A nonprofit publication of the Kentucky Center for Public Service Journalism

Mayor says Roebling may not open for 6-8 weeks; 3rd quarter financials show good Cov management

By Ryan Clark
NKyTribune reporter

It could be another two months before the John A. Roebling Suspension Bridge is ready to reopen, Mayor Joseph U. Meyer told Covington commissioners at their regularly scheduled caucus meeting Tuesday night.

After speaking with Kentucky Transportation Cabinet District 6 Chief Engineer Bob Yeager Tuesday afternoon, Meyer was able to learn that there were already plans in place to make improvements to the sandstone towers on the bridge as early as next year.

Instead, timing and gravity took over.

The bridge has been closed since April 17, when large pieces of rock fell from one of those towers. No one was injured, but officials have closed the bridge to vehicles as a precaution and Meyer said Yeager told him the pieces that fell were large enough to have been fatal if they’d hit anyone.

Tuesday, Yeager told the Mayor that after the incident occurred, the decision was made to give the towers a “quick fix,” but it would have to be one that Historic Preservationists must approve. Unfortunately, problems stood in their way.

Scaffolding couldn’t be used on the bridge because it weighed too much, he said.

A new plan must be approved, which could happen this week, but it still must be put out for bid, and even an emergency bid could take up to 30 days, the Mayor said.

On top of that, it will take time for the work to be accomplished.

The Mayor said he did not get a specific timetable from Yeager, but he did say that “walking through those steps,” it could be “six to eight weeks” before the bridge could be open again to vehicular traffic.

Third quarter financial report presented

Finance Director Muhammed Owusu presented a third-quarter financial report Tuesday night.

The finances looked stable, as Owusu revealed that while normally, expenses and revenues of the general fund should be around 75 percent:

 General fund expenditures are at 66 percent, and

 General fund revenues are at 71 percent.

He said that while he would’ve liked to have brought in more money by this point, he had to praise the city staff.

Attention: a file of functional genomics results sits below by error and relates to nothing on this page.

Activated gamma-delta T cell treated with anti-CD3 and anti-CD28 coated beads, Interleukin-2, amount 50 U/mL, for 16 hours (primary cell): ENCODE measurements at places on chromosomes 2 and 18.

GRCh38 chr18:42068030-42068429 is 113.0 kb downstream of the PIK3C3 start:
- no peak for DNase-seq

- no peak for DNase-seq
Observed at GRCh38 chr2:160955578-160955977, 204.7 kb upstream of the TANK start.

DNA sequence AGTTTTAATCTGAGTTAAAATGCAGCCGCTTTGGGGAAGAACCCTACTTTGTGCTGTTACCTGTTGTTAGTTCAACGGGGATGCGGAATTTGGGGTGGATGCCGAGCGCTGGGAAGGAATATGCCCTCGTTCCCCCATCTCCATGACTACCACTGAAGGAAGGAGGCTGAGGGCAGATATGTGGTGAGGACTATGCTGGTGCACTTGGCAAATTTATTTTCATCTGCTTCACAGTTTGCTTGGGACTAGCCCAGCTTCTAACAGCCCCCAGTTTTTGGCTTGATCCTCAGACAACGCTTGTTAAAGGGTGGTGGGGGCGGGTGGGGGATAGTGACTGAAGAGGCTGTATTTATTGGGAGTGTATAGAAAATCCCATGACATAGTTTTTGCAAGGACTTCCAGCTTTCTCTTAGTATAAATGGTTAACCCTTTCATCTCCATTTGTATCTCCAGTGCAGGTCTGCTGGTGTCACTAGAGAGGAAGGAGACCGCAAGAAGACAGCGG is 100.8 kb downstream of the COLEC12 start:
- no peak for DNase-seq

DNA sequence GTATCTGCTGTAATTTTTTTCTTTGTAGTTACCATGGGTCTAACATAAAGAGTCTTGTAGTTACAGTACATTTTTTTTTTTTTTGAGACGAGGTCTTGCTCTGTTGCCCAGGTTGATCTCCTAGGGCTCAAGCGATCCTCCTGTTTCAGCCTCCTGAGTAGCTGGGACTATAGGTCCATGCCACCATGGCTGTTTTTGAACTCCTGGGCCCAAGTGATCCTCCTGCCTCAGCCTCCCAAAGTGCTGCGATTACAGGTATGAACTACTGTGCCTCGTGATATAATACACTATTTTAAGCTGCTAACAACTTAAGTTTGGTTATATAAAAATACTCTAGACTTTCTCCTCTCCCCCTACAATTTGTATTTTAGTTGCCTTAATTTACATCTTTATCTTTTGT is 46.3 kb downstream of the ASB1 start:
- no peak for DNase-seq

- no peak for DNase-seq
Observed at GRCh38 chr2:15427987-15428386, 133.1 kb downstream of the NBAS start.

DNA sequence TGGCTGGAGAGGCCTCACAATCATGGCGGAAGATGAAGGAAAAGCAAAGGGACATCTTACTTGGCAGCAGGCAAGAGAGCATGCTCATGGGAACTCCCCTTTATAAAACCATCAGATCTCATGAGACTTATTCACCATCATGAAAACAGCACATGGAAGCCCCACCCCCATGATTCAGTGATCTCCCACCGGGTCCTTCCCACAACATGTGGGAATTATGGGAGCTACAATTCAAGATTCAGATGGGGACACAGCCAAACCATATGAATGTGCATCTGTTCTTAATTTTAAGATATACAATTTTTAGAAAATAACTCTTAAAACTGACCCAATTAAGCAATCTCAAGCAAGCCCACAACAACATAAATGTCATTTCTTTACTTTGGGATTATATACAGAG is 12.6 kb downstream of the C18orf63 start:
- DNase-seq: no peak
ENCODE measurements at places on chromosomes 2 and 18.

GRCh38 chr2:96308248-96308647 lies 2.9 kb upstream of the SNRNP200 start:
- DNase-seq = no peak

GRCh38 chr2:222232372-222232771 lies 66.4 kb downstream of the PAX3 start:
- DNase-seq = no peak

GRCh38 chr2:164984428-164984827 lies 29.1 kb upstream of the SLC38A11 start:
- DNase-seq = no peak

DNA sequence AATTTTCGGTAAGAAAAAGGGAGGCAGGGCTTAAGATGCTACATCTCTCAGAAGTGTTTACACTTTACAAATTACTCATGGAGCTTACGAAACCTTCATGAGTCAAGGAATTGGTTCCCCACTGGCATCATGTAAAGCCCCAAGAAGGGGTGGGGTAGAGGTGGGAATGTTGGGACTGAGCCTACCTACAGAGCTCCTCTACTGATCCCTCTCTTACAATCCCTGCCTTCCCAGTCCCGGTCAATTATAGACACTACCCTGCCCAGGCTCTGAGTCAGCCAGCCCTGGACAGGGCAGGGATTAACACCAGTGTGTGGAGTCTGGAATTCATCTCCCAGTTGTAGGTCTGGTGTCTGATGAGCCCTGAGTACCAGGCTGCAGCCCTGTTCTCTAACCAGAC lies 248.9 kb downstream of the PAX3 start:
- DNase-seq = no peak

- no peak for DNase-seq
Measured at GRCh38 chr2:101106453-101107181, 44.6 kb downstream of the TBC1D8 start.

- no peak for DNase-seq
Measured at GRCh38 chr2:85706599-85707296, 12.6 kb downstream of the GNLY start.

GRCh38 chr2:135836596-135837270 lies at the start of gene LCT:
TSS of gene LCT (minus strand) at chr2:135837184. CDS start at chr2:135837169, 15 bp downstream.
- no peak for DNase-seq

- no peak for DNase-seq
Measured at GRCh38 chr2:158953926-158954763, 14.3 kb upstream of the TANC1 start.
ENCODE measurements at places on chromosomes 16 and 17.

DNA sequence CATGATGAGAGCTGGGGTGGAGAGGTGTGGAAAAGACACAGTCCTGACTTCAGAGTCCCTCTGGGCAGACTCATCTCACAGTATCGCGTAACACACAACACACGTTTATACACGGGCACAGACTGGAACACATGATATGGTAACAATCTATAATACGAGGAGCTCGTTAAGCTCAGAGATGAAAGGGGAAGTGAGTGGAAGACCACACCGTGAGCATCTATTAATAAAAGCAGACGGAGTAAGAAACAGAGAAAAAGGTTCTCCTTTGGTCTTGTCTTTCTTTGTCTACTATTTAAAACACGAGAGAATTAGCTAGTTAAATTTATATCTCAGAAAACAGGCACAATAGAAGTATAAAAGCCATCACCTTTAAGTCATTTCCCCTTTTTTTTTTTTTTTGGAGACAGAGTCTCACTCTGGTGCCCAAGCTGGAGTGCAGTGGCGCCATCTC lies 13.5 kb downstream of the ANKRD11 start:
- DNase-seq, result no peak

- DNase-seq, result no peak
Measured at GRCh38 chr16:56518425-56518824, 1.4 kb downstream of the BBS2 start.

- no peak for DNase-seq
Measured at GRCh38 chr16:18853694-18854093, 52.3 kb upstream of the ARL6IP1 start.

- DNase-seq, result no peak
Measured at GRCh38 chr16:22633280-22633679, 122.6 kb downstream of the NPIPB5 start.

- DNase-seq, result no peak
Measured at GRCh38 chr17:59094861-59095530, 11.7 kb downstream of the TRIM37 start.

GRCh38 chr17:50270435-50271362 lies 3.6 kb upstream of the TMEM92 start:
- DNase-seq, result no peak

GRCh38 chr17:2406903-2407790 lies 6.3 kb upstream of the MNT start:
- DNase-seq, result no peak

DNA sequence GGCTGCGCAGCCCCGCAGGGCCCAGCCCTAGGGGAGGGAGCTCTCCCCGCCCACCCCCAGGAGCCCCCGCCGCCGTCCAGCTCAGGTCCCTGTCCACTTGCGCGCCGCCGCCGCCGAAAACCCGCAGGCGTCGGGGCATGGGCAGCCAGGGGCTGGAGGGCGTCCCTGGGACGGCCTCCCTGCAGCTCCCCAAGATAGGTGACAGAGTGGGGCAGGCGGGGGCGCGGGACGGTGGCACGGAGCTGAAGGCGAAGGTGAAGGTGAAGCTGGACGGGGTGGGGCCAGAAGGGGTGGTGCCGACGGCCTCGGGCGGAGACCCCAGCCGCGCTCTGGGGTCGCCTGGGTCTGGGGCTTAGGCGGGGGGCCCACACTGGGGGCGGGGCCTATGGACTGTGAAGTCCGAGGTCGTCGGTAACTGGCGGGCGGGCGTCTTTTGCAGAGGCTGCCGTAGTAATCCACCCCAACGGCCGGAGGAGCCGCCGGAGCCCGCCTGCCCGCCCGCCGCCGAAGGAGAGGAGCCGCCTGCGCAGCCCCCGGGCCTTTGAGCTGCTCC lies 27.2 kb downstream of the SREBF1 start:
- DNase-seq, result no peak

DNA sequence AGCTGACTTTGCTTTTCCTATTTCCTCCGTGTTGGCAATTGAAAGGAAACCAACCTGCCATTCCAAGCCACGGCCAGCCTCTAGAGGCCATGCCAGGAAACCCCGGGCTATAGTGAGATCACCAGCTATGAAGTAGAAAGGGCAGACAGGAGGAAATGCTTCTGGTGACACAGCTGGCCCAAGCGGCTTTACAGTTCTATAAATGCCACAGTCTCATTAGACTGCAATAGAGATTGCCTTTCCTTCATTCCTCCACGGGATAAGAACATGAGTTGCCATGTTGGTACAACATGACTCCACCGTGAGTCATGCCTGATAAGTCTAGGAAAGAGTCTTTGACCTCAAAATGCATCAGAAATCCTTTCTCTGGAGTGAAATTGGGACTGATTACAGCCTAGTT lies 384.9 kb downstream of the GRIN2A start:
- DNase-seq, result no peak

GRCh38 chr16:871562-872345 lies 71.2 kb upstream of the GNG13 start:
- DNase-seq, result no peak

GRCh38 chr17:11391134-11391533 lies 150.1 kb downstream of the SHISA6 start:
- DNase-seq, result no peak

“Departments are doing very good managing expenses,” he said.

Noting that expenditures were only at 66 percent, Commissioner Michelle Williams asked what seemed to be on everyone’s minds:

“Are we paying the bills?” she asked.

Owusu assured her — and the rest of the room — that they were.

Also Tuesday …

 Commissioners accepted the retirement
of Lt. David Pennington from the Covington Police Department and promoted Officer Joshua Bornhorn to sergeant and Sgt. Darrell Lee to lieutenant.

 Commissioners approved an agreement to discontinue the city’s relationship with Boone County Fiscal Court and Boone County Water Rescue. “In 2009 a new agreement between Campbell County Fiscal Court, Boone County Fiscal Court, Kenton County Fiscal Court, Campbell County Water rescue Inc. and Boone County Water Rescue was entered into for water rescue/recovery services,” city documents read. “In this agreement in section 5, the City of Covington is named as a direct contributor of $15,000 annually. According to the agreement written notice of termination is required prior to May 30 of the same year.”

 Commissioners agreed to a new contract with Dr. Jason Murray for his services as Medical Director for the City of Covington. The current contract with Dr. Paul Spellman expires June 30. After an RFP and interviews with three candidates, Murray was awarded a contract of $3,000 a month, for a total yearly amount not to exceed $36,000.

 Commissioners agreed to enter into a contract with Attorney Linda Ain — at $350 per hour — to assist the city with franchising issues. “A ‘franchise’ is a right or special privilege granted by a governmental entity to a party to do some act which the party could not legally do without a grant from the government,” city documents read. “Typically, public utilities and other providers which occupy city rights of way do so under franchise agreements. The city’s various franchise agreements are out of date and they need to be re-negotiated and reinstated. Additional franchise opportunities for new technology such as small cell towers could be possible. The city will benefit from Linda Ain’s expertise in franchise and telecommunications matters.”

 Commissioners agreed to an ordinance to enlarge the city’s entertainment destination center, EDC. The EDC is essentially an area with a license that allows the open consumption of alcoholic beverages in public places within the boundaries of the EDC. The new EDC will open up the area around RiverCenter for the Kentucky’s Edge bourbon festival in October.

 Commissioners approved a request for proposals for engineering design services for the Western Avenue stabilization. “The Western Avenue Stabilization Project is a section of Western Avenue approximately 500 linear feet long, starting at the intersection with 9th Street and extending North,” city documents read. “The city has allocated funds for the design of this project in FY 19 budget.”

 Commissioners agreed to execute an agreement with Devou Good Project, Inc. for the installation of bike racks in rights-of-ways and the transferring of ownership of those bike racks to the city after installation. On March 5, Ride the Cov made a presentation to City Commission about “a project to increase bike ridership by providing ample parking opportunities through the installation of bike racks,” the proposal said.

The next regularly scheduled Covington Commission meeting will be a legislative meeting held at 6 p.m., May 14, at the Covington City Hall at 20 West Pike St.

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